Since the impervious passage of the ends of the secondary winding through case 20 of wristwatch 18 does not form the subject of the present Patent Application, it will not be described here. For such questions, reference may advantageously be made to the European Patent Application published under number EP 1 033 636 in the name of the Applicant.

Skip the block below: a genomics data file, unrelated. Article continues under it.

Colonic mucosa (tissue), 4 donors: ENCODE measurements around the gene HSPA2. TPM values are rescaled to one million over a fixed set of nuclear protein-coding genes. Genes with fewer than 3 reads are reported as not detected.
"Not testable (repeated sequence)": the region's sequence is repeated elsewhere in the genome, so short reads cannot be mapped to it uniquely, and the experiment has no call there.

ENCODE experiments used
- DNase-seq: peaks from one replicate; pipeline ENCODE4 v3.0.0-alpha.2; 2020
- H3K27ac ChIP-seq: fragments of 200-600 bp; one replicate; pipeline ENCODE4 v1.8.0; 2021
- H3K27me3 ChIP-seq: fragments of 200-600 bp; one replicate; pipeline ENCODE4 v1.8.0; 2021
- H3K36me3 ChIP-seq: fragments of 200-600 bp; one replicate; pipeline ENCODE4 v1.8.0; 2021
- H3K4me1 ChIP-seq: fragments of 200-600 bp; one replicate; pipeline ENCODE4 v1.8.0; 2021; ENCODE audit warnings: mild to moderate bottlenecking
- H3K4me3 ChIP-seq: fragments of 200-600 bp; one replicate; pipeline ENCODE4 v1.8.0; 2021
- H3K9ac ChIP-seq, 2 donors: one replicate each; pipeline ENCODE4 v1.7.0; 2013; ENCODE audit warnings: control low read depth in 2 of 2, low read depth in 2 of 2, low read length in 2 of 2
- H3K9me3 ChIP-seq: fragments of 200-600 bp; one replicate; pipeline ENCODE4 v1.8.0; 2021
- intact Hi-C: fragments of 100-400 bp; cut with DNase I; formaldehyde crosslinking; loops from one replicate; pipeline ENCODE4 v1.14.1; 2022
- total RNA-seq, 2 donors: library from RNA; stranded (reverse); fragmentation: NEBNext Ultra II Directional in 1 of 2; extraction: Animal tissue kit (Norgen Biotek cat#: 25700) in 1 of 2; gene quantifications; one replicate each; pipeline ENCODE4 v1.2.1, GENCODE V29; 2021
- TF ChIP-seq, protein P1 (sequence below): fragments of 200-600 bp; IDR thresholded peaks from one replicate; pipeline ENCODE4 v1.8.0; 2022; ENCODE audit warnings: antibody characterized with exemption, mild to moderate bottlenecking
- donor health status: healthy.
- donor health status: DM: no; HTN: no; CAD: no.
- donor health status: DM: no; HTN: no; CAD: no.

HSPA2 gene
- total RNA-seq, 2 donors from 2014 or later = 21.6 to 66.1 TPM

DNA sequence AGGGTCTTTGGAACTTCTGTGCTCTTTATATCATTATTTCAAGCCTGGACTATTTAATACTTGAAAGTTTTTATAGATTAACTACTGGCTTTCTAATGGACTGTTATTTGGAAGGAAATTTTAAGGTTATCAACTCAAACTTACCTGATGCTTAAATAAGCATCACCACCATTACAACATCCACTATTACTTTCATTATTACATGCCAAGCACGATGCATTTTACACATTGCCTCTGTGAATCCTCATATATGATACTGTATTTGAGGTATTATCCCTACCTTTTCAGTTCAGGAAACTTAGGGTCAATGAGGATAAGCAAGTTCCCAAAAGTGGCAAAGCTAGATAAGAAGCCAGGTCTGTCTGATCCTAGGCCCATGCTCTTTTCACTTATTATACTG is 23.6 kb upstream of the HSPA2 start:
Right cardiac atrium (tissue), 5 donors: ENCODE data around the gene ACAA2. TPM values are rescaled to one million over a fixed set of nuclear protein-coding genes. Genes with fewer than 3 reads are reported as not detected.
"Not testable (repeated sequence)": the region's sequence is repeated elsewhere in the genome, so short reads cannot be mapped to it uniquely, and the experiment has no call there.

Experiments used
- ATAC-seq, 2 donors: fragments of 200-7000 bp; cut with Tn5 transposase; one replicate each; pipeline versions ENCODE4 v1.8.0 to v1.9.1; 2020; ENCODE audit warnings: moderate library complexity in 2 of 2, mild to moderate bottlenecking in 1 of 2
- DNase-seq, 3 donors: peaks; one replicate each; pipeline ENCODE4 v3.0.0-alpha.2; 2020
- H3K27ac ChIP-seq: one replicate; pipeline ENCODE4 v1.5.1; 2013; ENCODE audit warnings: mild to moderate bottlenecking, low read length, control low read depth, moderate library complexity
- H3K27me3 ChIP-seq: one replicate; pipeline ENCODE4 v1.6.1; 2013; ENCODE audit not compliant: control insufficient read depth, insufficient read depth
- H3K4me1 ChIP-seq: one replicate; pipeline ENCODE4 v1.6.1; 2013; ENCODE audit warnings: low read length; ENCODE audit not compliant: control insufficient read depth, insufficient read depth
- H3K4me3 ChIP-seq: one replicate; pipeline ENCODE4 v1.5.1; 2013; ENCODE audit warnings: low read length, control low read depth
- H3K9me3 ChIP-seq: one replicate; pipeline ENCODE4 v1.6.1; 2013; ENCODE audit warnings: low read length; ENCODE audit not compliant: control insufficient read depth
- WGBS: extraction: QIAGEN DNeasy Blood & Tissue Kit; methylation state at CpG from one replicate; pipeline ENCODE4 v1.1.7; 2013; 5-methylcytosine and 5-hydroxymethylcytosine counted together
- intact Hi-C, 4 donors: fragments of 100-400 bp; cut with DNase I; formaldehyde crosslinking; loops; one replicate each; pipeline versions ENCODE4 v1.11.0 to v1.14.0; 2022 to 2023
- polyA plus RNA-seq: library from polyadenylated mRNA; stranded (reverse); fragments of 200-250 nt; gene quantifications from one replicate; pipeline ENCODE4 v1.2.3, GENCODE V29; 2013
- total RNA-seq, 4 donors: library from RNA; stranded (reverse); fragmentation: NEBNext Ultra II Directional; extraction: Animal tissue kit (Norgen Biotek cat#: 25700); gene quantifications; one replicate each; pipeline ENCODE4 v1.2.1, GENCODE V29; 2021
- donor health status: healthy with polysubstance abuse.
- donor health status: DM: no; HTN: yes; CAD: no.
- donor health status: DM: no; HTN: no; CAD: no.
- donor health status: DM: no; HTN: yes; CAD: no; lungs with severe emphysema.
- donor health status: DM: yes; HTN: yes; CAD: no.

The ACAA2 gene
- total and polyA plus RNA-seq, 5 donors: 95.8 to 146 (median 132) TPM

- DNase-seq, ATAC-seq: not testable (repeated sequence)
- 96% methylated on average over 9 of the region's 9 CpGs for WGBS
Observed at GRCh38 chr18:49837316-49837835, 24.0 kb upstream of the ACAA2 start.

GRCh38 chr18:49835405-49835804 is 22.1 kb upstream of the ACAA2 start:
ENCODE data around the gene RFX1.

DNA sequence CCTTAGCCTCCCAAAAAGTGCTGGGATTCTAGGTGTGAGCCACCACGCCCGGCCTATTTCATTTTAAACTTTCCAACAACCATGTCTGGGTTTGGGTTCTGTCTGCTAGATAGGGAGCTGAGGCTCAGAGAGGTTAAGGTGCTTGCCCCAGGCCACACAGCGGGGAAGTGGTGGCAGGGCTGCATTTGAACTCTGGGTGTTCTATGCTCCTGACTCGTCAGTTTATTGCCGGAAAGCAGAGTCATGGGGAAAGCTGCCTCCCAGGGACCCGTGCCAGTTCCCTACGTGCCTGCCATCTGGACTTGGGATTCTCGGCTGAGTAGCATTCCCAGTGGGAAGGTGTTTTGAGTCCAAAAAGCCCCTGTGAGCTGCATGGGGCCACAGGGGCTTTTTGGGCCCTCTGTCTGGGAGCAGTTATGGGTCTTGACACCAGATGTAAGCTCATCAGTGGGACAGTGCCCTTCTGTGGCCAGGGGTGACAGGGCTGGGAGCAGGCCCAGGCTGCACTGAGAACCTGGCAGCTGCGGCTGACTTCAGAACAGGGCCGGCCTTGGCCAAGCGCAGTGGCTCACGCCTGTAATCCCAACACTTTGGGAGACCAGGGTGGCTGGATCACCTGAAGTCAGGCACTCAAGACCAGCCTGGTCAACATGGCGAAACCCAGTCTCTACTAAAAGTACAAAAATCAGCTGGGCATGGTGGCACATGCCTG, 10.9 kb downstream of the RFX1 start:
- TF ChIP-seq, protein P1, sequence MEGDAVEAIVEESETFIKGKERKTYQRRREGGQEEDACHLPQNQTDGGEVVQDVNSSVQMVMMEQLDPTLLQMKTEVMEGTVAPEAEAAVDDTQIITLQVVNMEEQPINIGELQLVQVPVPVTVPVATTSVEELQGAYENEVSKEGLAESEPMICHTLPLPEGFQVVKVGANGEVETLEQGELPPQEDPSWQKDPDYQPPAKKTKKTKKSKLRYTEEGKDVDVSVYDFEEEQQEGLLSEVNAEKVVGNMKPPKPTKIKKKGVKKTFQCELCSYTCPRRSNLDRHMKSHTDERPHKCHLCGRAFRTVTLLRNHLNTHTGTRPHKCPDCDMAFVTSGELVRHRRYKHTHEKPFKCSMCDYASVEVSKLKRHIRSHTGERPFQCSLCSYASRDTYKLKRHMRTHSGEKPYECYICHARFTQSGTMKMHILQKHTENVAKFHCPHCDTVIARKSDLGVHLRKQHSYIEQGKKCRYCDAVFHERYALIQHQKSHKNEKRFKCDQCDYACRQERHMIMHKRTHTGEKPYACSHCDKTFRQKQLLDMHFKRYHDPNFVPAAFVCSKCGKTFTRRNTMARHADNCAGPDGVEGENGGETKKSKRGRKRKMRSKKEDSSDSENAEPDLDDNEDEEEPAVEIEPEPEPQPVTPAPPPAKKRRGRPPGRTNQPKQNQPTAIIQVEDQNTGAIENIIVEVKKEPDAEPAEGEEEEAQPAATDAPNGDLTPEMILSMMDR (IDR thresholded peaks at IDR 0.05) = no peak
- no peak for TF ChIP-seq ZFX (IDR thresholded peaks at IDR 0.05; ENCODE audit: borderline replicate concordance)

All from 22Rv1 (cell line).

Another solution that may be envisaged for mounting insulating substrate 1 and conductive structures formed at its surface consists simply in inserting the latter into the cavity of a sheath-shaped wristband. In this case, the ends of the secondary winding can be secured by soldering or bonding onto the printed circuit board contained in the watchcase since, in order to replace a worn wristband, the latter need only be pulled slightly to remove insulating substrate 1. This second solution is shown with reference to FIG. 3 in which it can be seen that wristband strand 26 of watch 18 is formed by a band 28 bent at its end 30 and whose longitudinal edges can be fixed to each other for example by thermowelding or bonding in the case of a plastic wristband, or sewn in the case of a leather wristband. Band 28 thus folded in two delimits a cavity 32 into which the two ends 12 and 14 of secondary winding 2 are inserted. Since it is not necessary, in this case, to open case 20 of watch 18 to disconnect ends 12 and 14 from printed circuit board 24 when one wishes to change the wristband, said ends 12 and 14 of the secondary winding can be permanently secured to said printed circuit board 24, particularly by soldering. The two portions of band 28 bent to form strand 26 bare fixed to case 20 of watch 18 by means of bars 34. A sealing gasket 36 is moulded onto ends 12 and 14 of secondary winding 2. This gasket has a head 38 the diameter of which is slightly greater than that of hole 40 arranged in case 20 in which said gasket 36 is engaged. Passing through hole 40, head 38 of gasket 36, made of an elastomeric material, is compressed and returns to its initial shape once it leaves said hole 40, thus immobilising gasket 36 owing to a flange 42 that this gasket 36 has at its other end, at a distance from head 38 equal to the length of hole 40 (see FIG. 4).